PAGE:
Other Questions. - National Minimum Wage.

Breeda Moynihan-Cronin

Question:

49 Mrs. B. Moynihan-Cronin asked the Tánaiste and Minister for Enterprise, Trade and Employment if she will make a statement on the arrangements regarding the minimum wage agreed with the social partners during the talks on a new national agreement. [3506/00]

The Tánaiste recently published the National Minimum Wage Bill, 2000, which delivers on the Government's commitment to introduce a national minimum hourly rate of pay. Subject to the passage of the Bill through the Houses of the Oireachtas, the Tánaiste will set the initial rate of the national minimum hourly rate of pay at £4.40 from 1 April 2000.

In the recently negotiated draft national agreement to succeed Partnership 2000, the Programme for Prosperity and Fairness, the social partners agreed to recommend to the Government that the national minimum hourly rate of pay be adjusted to £4.70 from 1 July 2001, and £5 from 1 October 2002.

Section 12 of the National Minimum Wage Bill, 2000, permits the Minister for Enterprise, Trade and Employment to review the national minimum hourly rate of pay. Where there is in existence or proposed a national agreement which contains a recommendation in relation to the national minimum hourly rate of pay to apply for the duration of the national agreement, the Minister for Enterprise, Trade and Employment must accept, vary or reject the recommendation within three months of being advised of the recommendation. The Deputy can take it we will not ignore the recommendations of the social partners. I commend all those involved in the talks in bringing about a successful outcome to this issue.

Does the high level trade union delegation that went to see the Taoiseach in the days before Christmas to try to persuade the Tánaiste not to publish a rate then, as she sought to do, betray some kind of lack of commitment in the Department to the very concept of a national minimum wage? Will the Minister of State not accept that the rate now proposed has long since been overtaken in the marketplace? Is he aware, for example, that McDonalds is advertising jobs at £5 per hour, yet the Minister purports to tell us that the Government's idea is that we will reach that figure in the year 2002? Surely the whole purpose of the national minimum wage is undermined if it is fixed at that level.

I do not accept any of those criticisms or that there is any lack of commitment to dealing with this issue, when one considers the rates in the United Kingdom, for example. The best approach to this always was to process it through the system of social partnership and the Tánaiste and the Taoiseach are as committed to that system as is Deputy Rabbitte. The Deputy will be aware that my party introduced this system of partnership in 1987.

It is a successful economy. The approach in the new agreement is to ensure that the fruits of this economy are shared by all. As far as I am concerned, I welcome the proposed treatment of low paid workers through taxation policies and the introduction of the minimum wage. Rates that rise from £4.40 per hour to £5 per hour on 1 October 2002, combined with other measures which will support lower paid workers, are appropriate. This is a successful economy and one should not discuss the minimum wage in isolation from the other supportive measures for lower paid workers.

Can the Minister of State explain the quaint language in the PPF, as it is now known, with regard to the groups "recommending" to the Government? Is a Government decision now required to fulfil that paragraph in the programme?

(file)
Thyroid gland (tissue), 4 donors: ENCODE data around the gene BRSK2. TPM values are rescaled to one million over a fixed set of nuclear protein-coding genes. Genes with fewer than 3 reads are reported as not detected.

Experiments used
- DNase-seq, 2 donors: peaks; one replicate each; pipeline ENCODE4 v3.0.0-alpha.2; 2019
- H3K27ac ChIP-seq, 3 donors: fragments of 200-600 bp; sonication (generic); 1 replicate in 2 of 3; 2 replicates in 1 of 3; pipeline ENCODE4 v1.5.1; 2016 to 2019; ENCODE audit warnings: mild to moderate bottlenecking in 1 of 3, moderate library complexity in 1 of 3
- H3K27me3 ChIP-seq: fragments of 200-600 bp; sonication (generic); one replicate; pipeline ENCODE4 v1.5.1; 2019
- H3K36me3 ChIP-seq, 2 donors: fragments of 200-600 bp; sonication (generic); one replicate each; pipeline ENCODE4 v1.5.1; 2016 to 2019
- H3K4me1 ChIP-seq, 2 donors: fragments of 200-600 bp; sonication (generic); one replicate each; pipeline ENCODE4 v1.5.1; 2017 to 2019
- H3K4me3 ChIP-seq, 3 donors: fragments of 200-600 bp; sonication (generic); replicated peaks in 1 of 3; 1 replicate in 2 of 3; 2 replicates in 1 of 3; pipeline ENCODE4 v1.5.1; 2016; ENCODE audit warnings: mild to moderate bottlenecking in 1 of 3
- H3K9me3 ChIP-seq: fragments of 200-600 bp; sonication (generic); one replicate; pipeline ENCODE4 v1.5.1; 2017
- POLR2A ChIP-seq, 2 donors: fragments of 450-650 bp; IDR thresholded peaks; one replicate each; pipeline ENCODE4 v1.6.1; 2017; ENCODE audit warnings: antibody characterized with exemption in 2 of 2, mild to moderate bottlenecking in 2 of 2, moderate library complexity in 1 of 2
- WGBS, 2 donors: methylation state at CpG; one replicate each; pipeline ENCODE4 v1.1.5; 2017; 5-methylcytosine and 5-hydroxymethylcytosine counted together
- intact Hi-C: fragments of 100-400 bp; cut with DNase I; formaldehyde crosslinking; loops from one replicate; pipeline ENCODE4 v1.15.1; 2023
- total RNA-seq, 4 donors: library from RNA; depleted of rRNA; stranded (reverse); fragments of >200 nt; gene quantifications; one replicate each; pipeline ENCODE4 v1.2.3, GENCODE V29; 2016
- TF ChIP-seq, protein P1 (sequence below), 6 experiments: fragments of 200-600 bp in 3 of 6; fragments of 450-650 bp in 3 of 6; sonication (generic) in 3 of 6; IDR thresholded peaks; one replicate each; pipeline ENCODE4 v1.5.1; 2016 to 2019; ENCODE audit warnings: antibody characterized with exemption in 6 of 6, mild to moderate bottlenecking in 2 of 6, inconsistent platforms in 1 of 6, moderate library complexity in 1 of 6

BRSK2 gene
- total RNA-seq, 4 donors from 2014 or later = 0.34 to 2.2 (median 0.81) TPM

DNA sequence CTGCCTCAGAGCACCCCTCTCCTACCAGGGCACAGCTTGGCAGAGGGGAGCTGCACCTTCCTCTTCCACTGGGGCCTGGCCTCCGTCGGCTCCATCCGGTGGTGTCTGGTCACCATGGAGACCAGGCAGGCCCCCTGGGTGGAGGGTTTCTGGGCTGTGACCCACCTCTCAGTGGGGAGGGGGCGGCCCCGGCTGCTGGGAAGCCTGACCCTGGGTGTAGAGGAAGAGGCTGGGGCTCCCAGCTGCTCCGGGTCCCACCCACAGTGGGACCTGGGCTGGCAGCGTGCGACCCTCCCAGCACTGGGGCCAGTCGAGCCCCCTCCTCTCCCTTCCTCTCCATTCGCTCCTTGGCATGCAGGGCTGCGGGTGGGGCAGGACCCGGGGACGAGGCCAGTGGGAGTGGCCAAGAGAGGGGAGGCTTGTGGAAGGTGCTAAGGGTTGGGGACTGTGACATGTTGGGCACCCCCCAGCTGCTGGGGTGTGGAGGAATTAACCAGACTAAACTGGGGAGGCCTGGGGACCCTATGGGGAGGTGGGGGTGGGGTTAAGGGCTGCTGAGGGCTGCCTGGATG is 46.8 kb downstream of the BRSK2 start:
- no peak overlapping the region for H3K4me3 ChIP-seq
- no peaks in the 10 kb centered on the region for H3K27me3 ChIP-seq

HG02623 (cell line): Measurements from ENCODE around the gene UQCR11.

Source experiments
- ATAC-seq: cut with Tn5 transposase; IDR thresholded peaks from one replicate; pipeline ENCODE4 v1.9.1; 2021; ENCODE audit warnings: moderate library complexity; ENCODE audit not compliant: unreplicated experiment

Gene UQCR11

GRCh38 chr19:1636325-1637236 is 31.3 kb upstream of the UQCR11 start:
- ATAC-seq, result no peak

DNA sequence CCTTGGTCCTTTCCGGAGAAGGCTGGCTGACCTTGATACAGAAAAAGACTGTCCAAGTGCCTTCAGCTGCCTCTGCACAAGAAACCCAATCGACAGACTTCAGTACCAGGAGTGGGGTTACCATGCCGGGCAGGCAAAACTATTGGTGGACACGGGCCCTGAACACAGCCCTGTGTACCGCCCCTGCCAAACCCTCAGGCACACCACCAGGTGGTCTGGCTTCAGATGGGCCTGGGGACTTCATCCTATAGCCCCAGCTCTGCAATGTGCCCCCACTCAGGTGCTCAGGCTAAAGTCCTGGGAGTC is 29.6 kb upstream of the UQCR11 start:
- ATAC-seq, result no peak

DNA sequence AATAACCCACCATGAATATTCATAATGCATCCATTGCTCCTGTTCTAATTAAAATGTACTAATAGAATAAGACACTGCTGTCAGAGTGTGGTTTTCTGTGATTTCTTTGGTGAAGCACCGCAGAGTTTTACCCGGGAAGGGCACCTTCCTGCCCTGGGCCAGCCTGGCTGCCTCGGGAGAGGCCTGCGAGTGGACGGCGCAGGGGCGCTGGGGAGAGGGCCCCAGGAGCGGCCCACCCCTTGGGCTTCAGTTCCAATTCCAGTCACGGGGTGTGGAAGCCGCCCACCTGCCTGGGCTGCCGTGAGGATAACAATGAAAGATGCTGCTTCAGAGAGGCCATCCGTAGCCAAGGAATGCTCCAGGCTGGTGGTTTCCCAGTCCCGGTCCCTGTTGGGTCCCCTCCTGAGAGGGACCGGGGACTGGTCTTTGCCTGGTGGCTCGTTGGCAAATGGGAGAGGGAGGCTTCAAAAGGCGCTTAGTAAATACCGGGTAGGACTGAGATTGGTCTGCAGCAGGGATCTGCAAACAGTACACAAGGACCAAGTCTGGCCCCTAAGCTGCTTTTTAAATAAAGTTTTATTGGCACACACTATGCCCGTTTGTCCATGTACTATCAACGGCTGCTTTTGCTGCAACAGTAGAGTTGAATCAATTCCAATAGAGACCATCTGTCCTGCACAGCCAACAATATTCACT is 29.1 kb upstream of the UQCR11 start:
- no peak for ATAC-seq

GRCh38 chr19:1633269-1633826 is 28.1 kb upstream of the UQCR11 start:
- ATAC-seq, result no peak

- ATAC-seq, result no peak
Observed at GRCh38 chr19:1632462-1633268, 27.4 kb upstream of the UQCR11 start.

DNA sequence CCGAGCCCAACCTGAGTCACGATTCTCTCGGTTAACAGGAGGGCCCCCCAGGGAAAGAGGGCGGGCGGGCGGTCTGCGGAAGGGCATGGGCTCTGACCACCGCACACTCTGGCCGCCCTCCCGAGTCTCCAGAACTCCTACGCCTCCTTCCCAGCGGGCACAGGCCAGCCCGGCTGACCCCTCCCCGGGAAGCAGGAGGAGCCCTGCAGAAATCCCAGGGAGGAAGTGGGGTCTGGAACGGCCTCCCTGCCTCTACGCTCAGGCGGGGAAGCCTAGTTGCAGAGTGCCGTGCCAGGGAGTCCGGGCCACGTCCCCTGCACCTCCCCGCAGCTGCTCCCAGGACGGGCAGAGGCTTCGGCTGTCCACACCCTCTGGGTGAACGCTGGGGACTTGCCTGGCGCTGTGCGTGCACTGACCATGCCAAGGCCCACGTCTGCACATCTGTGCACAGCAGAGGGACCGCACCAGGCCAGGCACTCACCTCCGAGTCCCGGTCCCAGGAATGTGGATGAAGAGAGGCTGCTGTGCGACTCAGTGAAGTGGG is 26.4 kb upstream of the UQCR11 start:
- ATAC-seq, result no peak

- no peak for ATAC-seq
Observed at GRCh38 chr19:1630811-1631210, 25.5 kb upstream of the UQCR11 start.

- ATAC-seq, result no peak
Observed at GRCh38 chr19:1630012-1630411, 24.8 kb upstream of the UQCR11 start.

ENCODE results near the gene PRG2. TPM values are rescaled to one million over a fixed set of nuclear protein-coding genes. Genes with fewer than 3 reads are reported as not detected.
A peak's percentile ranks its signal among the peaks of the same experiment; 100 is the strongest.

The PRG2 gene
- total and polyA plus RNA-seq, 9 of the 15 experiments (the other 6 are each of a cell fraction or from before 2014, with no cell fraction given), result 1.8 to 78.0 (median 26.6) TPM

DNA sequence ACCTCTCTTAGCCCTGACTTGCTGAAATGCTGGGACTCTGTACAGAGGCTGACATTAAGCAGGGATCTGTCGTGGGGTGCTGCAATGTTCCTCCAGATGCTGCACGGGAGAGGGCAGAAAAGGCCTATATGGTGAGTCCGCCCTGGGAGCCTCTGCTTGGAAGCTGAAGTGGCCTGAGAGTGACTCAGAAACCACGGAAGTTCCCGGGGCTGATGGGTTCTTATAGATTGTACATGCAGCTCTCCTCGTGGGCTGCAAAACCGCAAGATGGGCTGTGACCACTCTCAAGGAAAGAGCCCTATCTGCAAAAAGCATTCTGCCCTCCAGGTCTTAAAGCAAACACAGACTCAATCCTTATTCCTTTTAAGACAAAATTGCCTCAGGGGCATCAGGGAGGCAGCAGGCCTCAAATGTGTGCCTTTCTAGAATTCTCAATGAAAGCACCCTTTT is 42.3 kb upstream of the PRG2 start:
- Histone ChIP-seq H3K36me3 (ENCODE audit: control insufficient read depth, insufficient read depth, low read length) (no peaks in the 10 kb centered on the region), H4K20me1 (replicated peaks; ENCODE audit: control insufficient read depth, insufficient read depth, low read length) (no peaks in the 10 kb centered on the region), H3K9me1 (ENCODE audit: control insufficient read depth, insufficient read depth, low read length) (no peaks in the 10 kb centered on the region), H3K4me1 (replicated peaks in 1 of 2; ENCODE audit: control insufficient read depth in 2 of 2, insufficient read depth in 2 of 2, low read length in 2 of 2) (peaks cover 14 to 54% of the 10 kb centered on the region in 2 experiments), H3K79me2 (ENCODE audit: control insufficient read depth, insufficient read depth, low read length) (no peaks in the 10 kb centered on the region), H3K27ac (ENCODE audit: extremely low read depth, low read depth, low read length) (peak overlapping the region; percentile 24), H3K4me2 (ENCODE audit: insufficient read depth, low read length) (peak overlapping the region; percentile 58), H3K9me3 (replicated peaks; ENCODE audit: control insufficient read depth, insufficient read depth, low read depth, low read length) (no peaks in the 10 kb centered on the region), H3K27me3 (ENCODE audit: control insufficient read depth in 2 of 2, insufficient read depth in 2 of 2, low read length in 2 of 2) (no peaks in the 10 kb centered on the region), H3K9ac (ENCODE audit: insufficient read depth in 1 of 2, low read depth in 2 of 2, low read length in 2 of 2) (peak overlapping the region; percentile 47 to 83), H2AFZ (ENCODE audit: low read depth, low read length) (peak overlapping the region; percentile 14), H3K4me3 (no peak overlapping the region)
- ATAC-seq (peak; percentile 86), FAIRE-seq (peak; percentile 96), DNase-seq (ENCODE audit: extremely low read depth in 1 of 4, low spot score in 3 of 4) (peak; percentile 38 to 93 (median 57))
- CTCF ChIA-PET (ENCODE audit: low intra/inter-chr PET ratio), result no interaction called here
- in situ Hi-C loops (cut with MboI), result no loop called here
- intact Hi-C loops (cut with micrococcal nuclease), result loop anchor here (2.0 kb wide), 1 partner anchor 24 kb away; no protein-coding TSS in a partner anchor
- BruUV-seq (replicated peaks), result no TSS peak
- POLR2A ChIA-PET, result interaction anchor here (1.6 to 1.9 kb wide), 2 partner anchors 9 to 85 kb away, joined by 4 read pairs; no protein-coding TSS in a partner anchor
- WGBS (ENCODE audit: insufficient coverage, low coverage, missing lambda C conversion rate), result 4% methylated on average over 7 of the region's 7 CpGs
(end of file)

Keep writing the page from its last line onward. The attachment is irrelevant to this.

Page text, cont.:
The language used is that they would recommend to the Government. The Minister must accept, vary or reject the recommendations. The social partners put in the effort and commitment to make a recommendation but legally it is the Minister of the day, that is, the Tánaiste who will follow through on it—

Is it a Government decision or the Tánaiste's decision?

The Tánaiste recommends it to Government but it will be a Government decision.

How can the Minister of State say that the Tánaiste is committed to processing this matter through the social partnership process when three days before Christmas she sought to gazump the talks by publishing a rate of £4.40? That led to a high level deputation from the trade union movement going to meet the Taoiseach which was, happily, successful in persuading her to back off.

How can the Minister refer to criticisms when it is a matter of fact that the minimum pay commission set the rate of £4.40 19 months ago on the basis of what was then two thirds of median earnings? Two thirds of current median earnings is already in excess of £5. When McDonalds is paying £5 per hour, how can the Minister say that achieving £5 per hour in 2002 will be of benefit to low paid workers?

I support the minimum wage. What additional revenue will the State secure under the current tax regime? I believe it will be considerable.

The 137,000 rate of unemployed will increase under the minimum wage.

Clearly, there were different views among the social partners on this issue. We heard the views of the SFA and I also listened to one debate between Deputy Rabbitte and Mr. Delaney and others. I will not accept that the Tánaiste was not in favour of this measure although we can argue all day about what the Tánaiste had in mind with regard to nominating or not nominating a figure, which is the Deputy's argument, prior to the matter going into the partnership system. It has gone through the system and the Government is committed to this process and will follow through on it. There are other measures where the Government is clearly shown to be supportive of lower paid workers and anxious to protect and improve their position in the next three years.